Fourteenth Sunday after Pentecost

Meetings are called to order. Calls for action are issued to correct problems of social justice. The ring of a cell phone is a call to conversation.

the last fig
"the last fig" image by Lisa Murray via Flickr; licensed under CC BY-ND 2.0.

August 30, 2015

Alternate First Reading
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Commentary on Song of Solomon 2:8-13

Meetings are called to order. Calls for action are issued to correct problems of social justice. The ring of a cell phone is a call to conversation.

Believers are called to worship, pray, and sing praises to God. The words in the Song of Songs 2:8-13 are a call to love.

Each call is made in anticipation of a positive response. It is expected that the meeting will be conducted in an orderly manner, that social justice issues will be addressed, that the person who answers the cell phone will engage conversation, that believers will worship, and that the beloved will respond to the call to love.

The call to love is as old as humanity and as new as the morning sun. Whether expressed as a series of love poems in This is My Beloved by Walter Benton, set to a jazz background and read by Arthur Prysoc, a Bollywood love song video, or musings that love is “better than wine,” and “stronger than death” in the Song of Songs, it is clear that finding and expressing love is high on the list of human priorities.

The church has long been embarrassed by the unabashed sensuality in this series of love poems. As far back as Hippolytus and Origen “in the third century AD”1 and Calvin “among the Reformers,” the book has been interpreted to be an allegory that describes the love of God for Israel and the love of Jesus for the church. However, neither is the topic of these poems.

This series of poems is about the joys, the ups and the downs, even painful longing when apart and violence against the woman by her community when she searches for her lover, of a relationship between two human beings who love one another. While the contemporary writer is likely to use different metaphors than those used by the ancient authors and compilers of the Song of Songs, words such as stag and gazelle are designed to compliment and entice the beloved.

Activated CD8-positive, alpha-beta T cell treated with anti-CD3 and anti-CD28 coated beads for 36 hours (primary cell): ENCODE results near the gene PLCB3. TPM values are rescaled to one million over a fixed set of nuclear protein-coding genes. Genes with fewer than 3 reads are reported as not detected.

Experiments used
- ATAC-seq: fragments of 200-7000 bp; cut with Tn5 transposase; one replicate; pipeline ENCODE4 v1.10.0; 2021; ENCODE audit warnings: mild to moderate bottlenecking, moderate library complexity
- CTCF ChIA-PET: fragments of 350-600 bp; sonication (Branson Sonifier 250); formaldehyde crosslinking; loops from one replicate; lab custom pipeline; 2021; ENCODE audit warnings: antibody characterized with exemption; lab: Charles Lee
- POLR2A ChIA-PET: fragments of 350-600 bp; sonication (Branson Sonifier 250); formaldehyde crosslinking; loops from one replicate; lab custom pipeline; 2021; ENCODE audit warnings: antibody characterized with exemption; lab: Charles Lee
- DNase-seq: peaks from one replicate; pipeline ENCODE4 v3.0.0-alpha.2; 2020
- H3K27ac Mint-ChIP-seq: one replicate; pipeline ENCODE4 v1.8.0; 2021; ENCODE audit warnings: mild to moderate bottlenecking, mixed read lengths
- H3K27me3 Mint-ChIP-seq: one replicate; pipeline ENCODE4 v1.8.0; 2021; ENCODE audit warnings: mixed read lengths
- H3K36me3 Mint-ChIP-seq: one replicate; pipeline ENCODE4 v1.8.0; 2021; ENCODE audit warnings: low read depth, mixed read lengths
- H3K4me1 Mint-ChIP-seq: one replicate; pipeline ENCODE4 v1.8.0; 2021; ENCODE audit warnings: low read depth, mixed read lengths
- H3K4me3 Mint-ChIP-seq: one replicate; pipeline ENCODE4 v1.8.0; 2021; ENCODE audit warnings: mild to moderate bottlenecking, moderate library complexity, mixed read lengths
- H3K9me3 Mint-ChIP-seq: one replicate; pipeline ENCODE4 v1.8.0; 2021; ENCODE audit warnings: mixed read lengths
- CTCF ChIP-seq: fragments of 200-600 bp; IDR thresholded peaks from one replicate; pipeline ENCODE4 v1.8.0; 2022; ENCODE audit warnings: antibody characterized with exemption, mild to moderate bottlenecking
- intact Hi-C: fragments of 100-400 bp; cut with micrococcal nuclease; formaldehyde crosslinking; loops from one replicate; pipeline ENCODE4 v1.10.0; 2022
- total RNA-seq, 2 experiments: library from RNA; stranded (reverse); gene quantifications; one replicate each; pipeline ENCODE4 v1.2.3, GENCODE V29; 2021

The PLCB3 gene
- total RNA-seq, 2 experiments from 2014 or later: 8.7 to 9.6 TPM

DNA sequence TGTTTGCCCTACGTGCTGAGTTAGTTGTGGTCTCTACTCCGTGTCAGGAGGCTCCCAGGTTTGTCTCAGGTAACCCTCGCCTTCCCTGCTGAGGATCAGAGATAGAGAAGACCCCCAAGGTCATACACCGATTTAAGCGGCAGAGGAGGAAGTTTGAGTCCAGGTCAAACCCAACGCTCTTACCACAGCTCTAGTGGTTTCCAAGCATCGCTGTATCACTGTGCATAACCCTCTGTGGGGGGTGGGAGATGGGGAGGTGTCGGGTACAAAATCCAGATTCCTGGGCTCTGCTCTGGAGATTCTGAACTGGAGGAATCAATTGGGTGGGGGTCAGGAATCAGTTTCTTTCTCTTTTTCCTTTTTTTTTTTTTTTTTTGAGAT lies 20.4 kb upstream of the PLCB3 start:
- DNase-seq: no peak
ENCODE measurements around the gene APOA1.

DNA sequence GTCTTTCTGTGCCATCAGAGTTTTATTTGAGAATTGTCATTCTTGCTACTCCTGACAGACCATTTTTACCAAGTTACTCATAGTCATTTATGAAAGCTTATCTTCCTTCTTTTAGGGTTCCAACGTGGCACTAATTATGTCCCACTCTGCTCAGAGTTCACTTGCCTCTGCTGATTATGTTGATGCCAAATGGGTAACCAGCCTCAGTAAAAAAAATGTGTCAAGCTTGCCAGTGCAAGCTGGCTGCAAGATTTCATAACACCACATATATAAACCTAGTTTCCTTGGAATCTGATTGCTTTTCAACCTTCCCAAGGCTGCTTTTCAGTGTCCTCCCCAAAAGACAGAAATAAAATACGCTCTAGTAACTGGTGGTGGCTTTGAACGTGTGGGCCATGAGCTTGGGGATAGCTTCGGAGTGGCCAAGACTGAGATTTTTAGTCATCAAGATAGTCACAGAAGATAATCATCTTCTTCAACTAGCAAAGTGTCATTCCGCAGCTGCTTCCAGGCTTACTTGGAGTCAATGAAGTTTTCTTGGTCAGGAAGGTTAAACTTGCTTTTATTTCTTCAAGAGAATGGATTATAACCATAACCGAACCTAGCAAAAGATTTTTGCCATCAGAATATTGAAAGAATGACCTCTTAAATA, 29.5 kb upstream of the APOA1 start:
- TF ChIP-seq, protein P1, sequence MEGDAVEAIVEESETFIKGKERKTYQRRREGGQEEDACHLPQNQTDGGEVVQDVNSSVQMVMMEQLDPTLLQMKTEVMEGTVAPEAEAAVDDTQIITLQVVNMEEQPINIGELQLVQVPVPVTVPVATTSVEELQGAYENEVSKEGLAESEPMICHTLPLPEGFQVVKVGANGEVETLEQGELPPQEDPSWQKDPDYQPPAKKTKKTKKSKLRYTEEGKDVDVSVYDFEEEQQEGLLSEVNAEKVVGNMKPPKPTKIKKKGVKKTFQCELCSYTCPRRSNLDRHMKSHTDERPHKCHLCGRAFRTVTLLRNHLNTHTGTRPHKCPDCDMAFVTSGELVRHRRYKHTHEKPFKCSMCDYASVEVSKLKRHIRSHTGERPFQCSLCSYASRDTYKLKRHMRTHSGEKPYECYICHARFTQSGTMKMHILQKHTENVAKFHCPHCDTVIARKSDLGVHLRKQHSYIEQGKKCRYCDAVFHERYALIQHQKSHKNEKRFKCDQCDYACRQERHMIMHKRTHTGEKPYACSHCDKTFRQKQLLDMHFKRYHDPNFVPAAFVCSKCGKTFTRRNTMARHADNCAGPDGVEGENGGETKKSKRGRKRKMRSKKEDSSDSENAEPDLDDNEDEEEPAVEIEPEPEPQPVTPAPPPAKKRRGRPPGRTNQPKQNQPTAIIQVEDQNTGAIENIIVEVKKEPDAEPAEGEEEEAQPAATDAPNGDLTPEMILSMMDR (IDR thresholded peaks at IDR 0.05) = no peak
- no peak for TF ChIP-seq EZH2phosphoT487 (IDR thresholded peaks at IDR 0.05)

I am reminded of a couple that I know. Married thirty years, they act like teenagers when they are around each other. I remember once when the husband had been away traveling for work as he often does. On this occasion, a Thanksgiving community dinner, they had not seen each other for several days. His eyes lit up and he hugged his wife with such tenderness that everyone could feel the presence of love in the room. Ask anyone in a happy marriage and they’ll tell you, there is nothing like it. Whether it is love’s first dawning or the seasoned love of having lived and loved for decades, committed lovers would have it no other way. 

This is one of only two biblical books, Esther and Song of Songs, where there is no mention of God. The poems are spoken by a man, a woman, and a chorus that periodically comments on what is happening between the two lovers. Unlike most books in the scriptures, the woman’s voice is clearly heard. In the intimacy and anticipation of love, her voice rings out in “close to 75 percent of the poems.”3

In Song of Songs 2:8-13 the audience hears her voice as she reminisces and anticipates love. Neither shy nor reticent, the onset of spring stirs her desire for the one who loves her. Frequent references to nature are an indication that both understand their love to be “in agreement with the goodness of God’s creation.”4 A glimpse of her beloved is all she needs to reflect on his voice calling her to love. Not once, but twice in these few verses, she imagines his voice inviting her to “come away.” Completely enthralled, later in verse 16 she affirms, “My beloved is mine and I am his.” 

In the same way that the book of Job presents an alternative view to retribution theology, perhaps Songs was included to counter the many references comparing the adulterous woman to Israel’s idolatry. What better way to make that contrast than a positive portrayal of an intimate relationship with the woman’s voice preeminent? 

In a day and time when music and movies simultaneously extol and exploit love distorted, abused, and taken for granted. In a day and time when there are women’s shelters to protect women and their children from domestic and/or family violence. In a day and time when human/sex trafficking rivals the drug trade for illegal financial gain. In a day and time when headlines daily affirm that women around the globe are kidnapped, raped, and disrespected. In a day and time such as this, we need to hear the Song of Songs.

We need to hear voices that speak boldly of true love. We need to be reminded of what love can be. Scholars tell us there was much debate whether to include this book in the sacred text. The text is richer and the world is forever blessed and grateful for those who won the argument for its inclusion.


1 Tewoldermedhin Habtu, “Song of Songs” in Africa Bible Commentary, ed. Tokunboh Adeyemo (Grand Rapids: Zondervan, 2008), 797.

2 Ibid.

3 Nathaniel Samuel Murrell, “Song of Songs,” in The Africana Bible: Reading Israel’s Scriptures from Africa and the African Diaspora, ed. Hugh R. Page, Jr. et al (Minneapolis: Fortress Press, 2010), 256.

4 The New interpreter’s Study BibleNew Revised Standard Version with the Apocrypha, ed. Walter J. Harrelson (Nashville: Abingdon Press, 2003), 953.